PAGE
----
ACEs is a questionnaire about the number of traumatic events that happened to a child before they turned 18. The higher the ACEs score, the higher the number of traumatic experiences experienced by the child. ACEs is short for adverse childhood experiences, and is a measure of emotional abuse, neglect, parental substance abuse, caregiver mental illness and household violence. Recent research has shown, however, that children may face many other adverse experiences, like discrimination, poverty and racism.
So, what is the importance of this questionnaire and its score?
The score, also known as the ACE Number is an indicator of suffering, which is statistically associated with psychological and medical problems, like chronic depression, cancer, or coronary heart disease. Nevertheless, it is important to note that the score is not a prediction of what is going to happen, but a guideline for interventions and prevention. While children with a high ACEs score might be introduced to indescribable pain early in their lives, they may also have an important attachment figure in their background or a trusted friend they can confide in to mitigate the long-term effects of early trauma, psychologists say.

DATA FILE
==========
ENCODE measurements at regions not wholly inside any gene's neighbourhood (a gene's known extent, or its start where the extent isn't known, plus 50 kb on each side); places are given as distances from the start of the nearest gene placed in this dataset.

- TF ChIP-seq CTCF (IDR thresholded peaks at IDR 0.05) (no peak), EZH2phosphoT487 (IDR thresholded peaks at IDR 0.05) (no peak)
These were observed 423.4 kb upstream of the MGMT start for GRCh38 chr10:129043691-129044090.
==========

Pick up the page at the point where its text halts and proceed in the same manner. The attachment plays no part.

By understanding and calculating these scores, professionals have a base to start from in helping children confront these experiences. There are tools available to help children thrive in the face of adversity and go on to meet their full potential, including resilience. Some children seem to be born with more resilience, but outside influences, like a loving family, a strong community and a support system, can act as protective factors that help ensure that children and youth function well at home, in school, at work, and in society.
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